Marketisation of adult education and its consequences

kvinna med surfplatta framför grupp av människor

Though adult education in Sweden is a heavily marketised school form, it distinguishes itself from many other school systems through its organization. Where many western school systems are organized around free school choice and vouchers, Swedish municipal adult education is instead organized around tendering based procurement, with municipalities as responsible organizers.

Municipalities can decide whether or not to procure adult education and thus quasi-markets emerge only in those municipalities that do so. Where many school systems revolve around students’ free voice, in MAE it is the municipality, rather than the student, that becomes the customer “purchasing” education. Competition between providers mainly occurs during the procurement process, rather than being a continuous contest such as that which takes place between independent and public schools in compulsory and upper secondary school education. The procurement process ends when those providers who are expected to deliver the best quality for the best prize, are awarded contracts. The competing contractors can be large educational companies owned by the state, private educational companies, municipalities, folk high schools or study associations.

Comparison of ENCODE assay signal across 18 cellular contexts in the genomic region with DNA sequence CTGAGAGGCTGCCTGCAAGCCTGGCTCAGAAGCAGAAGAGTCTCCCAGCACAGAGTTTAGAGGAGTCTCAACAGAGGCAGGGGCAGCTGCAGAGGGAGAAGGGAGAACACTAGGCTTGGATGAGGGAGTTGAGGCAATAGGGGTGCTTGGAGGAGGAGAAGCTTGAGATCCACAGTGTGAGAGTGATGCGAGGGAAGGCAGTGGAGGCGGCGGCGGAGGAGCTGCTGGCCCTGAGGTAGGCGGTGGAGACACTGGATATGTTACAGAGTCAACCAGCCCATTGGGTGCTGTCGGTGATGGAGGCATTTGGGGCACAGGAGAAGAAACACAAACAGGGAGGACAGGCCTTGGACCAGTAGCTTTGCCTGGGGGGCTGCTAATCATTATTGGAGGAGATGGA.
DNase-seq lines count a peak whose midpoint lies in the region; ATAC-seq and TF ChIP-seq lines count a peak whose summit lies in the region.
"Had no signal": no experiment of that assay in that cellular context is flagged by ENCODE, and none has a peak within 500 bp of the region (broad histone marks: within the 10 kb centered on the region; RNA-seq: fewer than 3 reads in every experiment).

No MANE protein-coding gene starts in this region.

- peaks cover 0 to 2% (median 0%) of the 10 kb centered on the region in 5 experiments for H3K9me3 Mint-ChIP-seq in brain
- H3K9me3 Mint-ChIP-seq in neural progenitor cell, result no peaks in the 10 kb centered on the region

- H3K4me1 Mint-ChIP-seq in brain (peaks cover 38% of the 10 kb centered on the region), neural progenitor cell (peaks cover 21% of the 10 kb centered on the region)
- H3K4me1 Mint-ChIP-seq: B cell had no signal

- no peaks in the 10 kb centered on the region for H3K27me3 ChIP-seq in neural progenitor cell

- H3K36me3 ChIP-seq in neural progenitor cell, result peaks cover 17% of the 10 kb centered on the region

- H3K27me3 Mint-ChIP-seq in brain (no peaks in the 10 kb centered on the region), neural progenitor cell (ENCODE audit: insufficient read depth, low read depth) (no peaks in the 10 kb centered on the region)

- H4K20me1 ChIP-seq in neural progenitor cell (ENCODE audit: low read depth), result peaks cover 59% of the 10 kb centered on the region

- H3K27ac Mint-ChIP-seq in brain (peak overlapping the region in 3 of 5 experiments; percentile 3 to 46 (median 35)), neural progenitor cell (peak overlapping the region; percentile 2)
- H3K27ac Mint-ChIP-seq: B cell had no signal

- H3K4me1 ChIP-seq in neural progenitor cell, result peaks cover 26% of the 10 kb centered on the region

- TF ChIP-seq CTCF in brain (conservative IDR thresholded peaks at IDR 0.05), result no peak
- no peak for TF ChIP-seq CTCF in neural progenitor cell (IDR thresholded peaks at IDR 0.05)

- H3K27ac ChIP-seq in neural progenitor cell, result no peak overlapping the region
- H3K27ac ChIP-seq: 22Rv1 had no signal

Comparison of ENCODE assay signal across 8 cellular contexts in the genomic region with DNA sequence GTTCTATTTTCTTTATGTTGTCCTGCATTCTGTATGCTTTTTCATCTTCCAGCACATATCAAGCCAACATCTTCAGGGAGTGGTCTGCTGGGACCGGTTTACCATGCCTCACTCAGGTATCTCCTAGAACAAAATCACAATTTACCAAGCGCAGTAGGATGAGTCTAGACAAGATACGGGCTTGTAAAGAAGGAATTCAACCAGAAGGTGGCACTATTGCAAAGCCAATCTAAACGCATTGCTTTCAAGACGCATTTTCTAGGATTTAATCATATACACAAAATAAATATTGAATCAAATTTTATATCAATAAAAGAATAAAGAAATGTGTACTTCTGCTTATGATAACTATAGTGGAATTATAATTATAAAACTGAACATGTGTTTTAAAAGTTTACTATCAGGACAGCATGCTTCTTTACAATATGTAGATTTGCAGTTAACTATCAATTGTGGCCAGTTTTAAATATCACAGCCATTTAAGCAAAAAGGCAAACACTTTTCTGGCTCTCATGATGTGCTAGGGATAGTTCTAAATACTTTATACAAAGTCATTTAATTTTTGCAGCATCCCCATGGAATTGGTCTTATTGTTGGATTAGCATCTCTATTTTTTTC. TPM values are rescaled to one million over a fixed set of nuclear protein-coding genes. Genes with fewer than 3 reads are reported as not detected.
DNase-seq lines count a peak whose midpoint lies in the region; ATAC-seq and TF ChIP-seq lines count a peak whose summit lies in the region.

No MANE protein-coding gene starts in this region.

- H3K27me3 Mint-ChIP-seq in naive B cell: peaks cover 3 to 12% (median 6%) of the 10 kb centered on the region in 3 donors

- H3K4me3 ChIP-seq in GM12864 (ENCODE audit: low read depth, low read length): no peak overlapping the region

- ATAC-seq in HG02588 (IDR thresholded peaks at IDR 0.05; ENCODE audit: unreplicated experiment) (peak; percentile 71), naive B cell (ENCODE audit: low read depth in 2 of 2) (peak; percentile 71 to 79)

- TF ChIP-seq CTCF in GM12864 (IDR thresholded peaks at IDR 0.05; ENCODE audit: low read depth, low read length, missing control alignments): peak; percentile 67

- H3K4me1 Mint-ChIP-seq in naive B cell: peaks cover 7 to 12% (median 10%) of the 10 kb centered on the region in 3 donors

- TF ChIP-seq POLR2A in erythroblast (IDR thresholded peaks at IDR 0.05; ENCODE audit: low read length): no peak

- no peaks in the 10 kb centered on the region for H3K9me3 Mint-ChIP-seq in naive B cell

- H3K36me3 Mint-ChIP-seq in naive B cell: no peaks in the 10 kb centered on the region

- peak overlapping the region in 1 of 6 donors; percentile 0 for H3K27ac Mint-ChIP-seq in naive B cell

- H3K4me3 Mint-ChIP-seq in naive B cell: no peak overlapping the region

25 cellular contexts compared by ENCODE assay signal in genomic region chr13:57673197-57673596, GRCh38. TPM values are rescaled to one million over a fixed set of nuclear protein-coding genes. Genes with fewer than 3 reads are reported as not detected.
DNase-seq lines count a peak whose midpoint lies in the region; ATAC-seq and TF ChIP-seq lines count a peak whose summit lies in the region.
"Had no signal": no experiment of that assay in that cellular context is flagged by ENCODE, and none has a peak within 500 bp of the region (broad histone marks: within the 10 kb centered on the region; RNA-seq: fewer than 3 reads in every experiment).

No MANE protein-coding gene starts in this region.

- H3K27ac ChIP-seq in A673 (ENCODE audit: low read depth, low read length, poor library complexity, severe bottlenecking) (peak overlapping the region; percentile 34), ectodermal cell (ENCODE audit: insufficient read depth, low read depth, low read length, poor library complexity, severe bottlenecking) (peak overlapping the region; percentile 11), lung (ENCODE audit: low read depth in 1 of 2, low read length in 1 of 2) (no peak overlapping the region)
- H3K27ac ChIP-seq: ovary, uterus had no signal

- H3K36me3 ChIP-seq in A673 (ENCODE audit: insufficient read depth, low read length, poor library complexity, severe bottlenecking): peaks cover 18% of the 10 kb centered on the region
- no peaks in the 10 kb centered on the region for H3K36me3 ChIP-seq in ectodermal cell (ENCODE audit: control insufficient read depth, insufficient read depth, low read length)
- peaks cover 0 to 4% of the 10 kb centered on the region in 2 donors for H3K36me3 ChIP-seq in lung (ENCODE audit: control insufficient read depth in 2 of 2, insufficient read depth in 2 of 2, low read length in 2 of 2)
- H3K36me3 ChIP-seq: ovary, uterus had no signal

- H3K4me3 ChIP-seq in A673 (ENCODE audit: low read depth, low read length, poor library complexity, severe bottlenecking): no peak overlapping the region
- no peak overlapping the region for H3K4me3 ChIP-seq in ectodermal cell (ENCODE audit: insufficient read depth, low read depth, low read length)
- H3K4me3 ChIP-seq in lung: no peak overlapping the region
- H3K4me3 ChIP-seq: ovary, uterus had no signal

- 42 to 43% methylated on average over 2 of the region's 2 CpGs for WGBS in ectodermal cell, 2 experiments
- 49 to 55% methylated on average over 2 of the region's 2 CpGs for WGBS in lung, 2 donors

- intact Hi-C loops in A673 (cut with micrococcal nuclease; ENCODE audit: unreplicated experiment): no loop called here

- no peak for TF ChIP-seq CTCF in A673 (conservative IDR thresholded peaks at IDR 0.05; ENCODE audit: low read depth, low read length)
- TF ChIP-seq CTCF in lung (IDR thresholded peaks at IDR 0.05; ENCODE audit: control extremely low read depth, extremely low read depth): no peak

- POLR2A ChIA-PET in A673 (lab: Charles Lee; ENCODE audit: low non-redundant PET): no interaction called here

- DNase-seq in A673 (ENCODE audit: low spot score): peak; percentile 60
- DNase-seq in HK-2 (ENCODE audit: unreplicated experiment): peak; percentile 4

Although the procurement process is limited in time, the outcome is decisive for teachers as well as for students. If a provider loses in the next procurement process, they might have to close down or reduce the number of employees. Thus, the conditions for work and for study are rather unstable. A lost contract means in many cases that a teacher has to look for another job, or that the student must continue their studies with another educational provider. The short-term contracts of usually two years contribute further to insecure conditions.

Further, this system does not revolve around the students’ free choice. Here, each Swedish municipality owns the right and responsibility to decide what courses should be available to students, where students should study and who has priority in getting in. Possibilities to choose are often limited for the adult student. .

The aim of our project is to investigate and analyze how the organization of adult education, through a tendering based procurement system might influence teachers’ work and profession. We conduct our research through ethnographic work in two municipalities with varied grades of procurement in MAE. We follow the work of teaching within both public as well as private providers.

Funding: Linköping University

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